The new year is a perfect time to reexamine and refine your email outreach efforts. Not sure where to begin? Here are some areas to focus on in 2021 and beyond.
Focus on New Subscribers
Without an ongoing stream of new list subscribers, your list will shrink over time due to attrition. But growing your list is only one part of the equation: You also want your subscribers to be actively engaged with your emails. Here are a few ways to start working toward that goal.
Grow Your List
A larger list means more prospective donors, volunteers, and people who can benefit from your organization's services. So it pays to invest in growing your email database.
Consider putting some of your budget into social media ads and search engine ads to make your organization more visible. And consider adding a prominent email subscription form to your website. Pop-up email subscription forms are a common approach, but you could also place a subscription message in a bar that runs at the bottom of the browser window, or place it in another highly visible location on your website.
You should not buy a list of contacts under any circumstances. People generally don't like getting emails they didn't sign up for, and doing so may violate anti-spam laws. So resist the urge to take shortcuts.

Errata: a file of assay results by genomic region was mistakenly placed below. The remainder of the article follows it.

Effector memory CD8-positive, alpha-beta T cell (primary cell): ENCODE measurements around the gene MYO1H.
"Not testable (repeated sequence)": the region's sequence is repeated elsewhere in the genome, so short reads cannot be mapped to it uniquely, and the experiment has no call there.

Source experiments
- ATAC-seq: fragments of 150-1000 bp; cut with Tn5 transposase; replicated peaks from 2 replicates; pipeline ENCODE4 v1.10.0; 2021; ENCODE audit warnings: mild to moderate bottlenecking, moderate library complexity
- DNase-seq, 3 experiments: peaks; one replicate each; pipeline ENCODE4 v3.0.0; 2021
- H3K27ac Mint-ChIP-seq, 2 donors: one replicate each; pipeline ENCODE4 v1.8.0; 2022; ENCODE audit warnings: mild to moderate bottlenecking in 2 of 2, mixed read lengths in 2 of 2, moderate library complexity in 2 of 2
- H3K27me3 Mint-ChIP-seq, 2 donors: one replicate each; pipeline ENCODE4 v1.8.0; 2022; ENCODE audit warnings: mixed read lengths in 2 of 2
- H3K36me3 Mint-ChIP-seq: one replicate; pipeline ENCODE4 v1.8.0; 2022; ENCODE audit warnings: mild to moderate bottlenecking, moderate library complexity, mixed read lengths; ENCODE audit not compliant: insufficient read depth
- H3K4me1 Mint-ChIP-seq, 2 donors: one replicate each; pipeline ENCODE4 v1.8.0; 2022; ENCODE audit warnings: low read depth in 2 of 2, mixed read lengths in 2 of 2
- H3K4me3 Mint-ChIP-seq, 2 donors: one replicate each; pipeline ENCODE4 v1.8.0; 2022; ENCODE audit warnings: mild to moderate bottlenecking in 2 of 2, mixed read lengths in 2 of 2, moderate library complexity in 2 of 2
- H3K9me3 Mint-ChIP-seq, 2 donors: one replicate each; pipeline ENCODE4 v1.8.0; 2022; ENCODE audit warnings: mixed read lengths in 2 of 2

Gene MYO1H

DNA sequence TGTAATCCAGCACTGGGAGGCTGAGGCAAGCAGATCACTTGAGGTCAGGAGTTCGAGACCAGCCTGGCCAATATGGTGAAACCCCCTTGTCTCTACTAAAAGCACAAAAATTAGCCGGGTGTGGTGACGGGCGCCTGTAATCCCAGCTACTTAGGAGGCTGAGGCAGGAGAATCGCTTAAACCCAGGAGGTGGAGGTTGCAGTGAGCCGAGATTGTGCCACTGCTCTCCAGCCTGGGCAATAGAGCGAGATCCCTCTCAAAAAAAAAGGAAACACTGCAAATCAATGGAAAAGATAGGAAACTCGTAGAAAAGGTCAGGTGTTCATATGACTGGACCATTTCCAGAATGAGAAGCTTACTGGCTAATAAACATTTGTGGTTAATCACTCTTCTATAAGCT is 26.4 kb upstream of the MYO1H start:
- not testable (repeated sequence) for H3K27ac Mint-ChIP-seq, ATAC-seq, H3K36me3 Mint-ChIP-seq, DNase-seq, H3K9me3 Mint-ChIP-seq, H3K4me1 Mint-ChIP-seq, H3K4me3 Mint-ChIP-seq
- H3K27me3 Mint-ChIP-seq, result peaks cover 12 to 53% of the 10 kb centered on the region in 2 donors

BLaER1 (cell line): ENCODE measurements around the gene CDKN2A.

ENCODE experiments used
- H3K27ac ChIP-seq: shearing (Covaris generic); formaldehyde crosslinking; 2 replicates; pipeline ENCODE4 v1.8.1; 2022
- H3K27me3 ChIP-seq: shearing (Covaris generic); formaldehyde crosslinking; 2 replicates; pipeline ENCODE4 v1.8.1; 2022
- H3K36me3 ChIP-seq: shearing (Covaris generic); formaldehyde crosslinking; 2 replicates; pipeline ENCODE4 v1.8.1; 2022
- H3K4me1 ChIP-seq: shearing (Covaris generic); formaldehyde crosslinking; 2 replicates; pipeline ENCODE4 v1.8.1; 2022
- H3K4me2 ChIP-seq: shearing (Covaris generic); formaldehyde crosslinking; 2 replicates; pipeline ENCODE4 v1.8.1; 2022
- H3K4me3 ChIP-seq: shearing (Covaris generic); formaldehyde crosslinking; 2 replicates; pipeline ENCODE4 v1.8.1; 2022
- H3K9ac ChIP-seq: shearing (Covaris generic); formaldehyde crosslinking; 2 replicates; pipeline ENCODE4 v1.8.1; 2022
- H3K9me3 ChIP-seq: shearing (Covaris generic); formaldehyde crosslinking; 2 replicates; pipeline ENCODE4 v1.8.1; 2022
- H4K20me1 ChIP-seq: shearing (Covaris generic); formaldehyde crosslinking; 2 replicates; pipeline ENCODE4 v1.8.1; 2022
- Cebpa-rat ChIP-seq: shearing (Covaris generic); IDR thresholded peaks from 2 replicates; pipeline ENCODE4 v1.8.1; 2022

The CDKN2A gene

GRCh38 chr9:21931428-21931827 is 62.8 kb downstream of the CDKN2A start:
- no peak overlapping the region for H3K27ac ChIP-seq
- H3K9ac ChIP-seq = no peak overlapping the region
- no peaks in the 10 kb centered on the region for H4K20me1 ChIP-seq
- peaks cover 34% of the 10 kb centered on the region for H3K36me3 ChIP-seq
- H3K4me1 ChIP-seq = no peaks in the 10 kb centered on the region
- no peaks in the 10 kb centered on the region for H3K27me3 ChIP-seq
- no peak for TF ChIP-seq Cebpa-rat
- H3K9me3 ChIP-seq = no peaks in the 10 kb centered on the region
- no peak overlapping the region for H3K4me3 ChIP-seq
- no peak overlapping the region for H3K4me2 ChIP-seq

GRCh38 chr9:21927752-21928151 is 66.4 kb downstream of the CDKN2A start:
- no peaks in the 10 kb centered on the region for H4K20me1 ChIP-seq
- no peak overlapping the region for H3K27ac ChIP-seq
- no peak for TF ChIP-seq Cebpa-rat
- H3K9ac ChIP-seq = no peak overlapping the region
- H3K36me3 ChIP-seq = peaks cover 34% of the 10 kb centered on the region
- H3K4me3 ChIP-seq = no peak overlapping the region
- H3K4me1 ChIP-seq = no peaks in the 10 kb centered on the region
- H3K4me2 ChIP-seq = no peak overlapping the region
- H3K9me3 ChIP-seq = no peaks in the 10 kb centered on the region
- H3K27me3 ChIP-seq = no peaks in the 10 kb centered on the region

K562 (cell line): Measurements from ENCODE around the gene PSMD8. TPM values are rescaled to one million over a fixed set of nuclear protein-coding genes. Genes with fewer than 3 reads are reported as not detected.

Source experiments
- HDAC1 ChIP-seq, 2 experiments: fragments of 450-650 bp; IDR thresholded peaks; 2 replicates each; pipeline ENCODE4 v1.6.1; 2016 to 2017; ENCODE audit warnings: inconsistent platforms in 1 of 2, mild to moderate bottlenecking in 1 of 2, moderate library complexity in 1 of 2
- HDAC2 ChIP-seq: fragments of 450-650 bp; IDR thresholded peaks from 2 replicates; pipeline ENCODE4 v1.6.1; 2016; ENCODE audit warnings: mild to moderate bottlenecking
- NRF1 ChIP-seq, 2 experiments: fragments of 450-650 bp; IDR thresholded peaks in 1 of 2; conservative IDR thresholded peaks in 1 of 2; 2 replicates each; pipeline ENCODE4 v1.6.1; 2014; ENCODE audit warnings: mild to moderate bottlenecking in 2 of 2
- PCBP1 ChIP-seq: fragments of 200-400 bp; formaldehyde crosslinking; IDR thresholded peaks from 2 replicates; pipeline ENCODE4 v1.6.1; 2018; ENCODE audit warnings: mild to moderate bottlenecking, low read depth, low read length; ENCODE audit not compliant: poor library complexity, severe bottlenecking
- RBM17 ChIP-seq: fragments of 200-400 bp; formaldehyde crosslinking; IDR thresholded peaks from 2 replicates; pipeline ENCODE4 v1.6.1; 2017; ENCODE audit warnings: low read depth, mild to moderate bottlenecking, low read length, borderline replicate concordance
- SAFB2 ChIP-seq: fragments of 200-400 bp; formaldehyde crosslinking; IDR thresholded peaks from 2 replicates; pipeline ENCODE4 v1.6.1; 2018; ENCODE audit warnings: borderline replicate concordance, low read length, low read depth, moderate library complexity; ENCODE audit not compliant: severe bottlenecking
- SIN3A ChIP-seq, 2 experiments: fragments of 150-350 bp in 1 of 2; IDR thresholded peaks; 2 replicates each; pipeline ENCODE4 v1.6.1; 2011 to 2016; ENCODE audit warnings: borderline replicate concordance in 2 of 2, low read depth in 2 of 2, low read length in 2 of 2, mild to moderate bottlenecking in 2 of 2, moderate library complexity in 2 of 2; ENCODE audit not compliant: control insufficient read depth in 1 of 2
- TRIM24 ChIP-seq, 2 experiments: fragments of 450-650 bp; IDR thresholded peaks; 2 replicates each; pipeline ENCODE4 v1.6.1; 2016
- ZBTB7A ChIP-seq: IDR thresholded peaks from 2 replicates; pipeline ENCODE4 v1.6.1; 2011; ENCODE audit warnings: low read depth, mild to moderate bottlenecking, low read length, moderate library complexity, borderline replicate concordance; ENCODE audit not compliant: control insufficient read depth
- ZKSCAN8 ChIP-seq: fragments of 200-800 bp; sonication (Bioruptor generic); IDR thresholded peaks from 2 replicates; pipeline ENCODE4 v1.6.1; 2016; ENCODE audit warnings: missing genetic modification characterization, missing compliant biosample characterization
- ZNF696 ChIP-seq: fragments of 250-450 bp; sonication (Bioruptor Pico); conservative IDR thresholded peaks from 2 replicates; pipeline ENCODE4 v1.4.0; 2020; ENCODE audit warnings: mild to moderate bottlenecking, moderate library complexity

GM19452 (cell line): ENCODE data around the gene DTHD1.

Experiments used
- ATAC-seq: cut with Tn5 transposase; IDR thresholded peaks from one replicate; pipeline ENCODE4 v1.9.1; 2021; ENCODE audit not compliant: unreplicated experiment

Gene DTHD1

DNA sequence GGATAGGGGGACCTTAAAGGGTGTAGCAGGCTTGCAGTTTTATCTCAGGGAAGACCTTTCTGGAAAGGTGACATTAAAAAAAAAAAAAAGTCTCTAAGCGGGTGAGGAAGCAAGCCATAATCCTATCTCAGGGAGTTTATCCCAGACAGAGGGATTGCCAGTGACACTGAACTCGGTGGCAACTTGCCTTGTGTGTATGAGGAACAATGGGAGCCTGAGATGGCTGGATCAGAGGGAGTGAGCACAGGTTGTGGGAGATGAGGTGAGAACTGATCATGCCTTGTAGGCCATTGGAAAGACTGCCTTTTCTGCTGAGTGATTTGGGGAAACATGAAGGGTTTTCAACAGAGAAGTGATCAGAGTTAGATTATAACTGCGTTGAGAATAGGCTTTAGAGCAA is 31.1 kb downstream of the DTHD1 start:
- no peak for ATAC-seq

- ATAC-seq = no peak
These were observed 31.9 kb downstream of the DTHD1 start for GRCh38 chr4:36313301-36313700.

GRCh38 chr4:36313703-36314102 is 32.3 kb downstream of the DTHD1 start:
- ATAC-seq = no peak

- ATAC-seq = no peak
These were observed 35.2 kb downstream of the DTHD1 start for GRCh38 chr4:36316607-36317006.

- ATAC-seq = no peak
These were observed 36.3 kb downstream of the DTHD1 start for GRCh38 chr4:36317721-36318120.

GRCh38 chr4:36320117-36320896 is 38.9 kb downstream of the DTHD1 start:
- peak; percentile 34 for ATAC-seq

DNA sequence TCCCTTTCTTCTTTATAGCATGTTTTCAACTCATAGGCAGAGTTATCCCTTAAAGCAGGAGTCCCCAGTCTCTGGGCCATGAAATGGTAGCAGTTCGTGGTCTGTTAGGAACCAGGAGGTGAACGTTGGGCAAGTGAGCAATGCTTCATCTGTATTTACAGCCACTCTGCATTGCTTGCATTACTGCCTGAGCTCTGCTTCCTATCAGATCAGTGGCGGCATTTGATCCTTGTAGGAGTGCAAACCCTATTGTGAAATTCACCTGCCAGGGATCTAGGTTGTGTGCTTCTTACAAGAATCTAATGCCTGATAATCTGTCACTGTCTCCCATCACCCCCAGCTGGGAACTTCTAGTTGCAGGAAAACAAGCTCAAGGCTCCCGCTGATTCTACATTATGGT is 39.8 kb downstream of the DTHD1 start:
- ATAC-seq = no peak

Create an Onboarding Series
You want to engage your new subscribers as soon as possible; setting up an automated "welcome" series of emails is a good way to do just that.
What this looks like will vary depending on your audience and your mission, but it may include messages that share more information about your organization and your work, educational or informational content, and ways for your list subscribers to become more involved. Perhaps you can use it to solicit donations or encourage your subscribers to volunteer.
In our case, we send a confirmation email as soon as someone fills out our subscription form. We follow that up a couple days later with an email that highlights some of our blog posts. Another email calls attention to our NetSquared local meetups. And so on.
Improve Your Deliverability
In broad terms, "deliverability" refers to the likelihood that your message will appear in your recipients' inboxes and won't be relegated to the spam folder.
There are a few things you can do to accomplish this, but generally, it means being more focused and more thoughtful in how you email people. This, in turn, increases open rates, which improves your email sender reputation and reduces the chances that you'll be marked as spam.
Improve Targeting and Segmentation
"Batch and blast" is so 2015.
No two members of your email list are the same. So rather than send the same email to everyone on your list — the aforementioned batch and blast approach — it pays to tailor the content you send them based on your audience's interests. How you speak to a new list member, for example, should be different from how you speak to a major donor.
A new list member or prospective donor might be more interested in learning about your organization and the work that it does. Meanwhile, a regular donor might want to know more about how you're using their donations and the impact that it makes.
When you're considering how to break your audience down into segments, consider what your goal for that segment is. What do you want them to do? Become a small donor? Become a volunteer? Become a corporate sponsor? Something else? Then put yourself in your audience's shoes. What would you want to know? What would compel you to act? Then take it from there.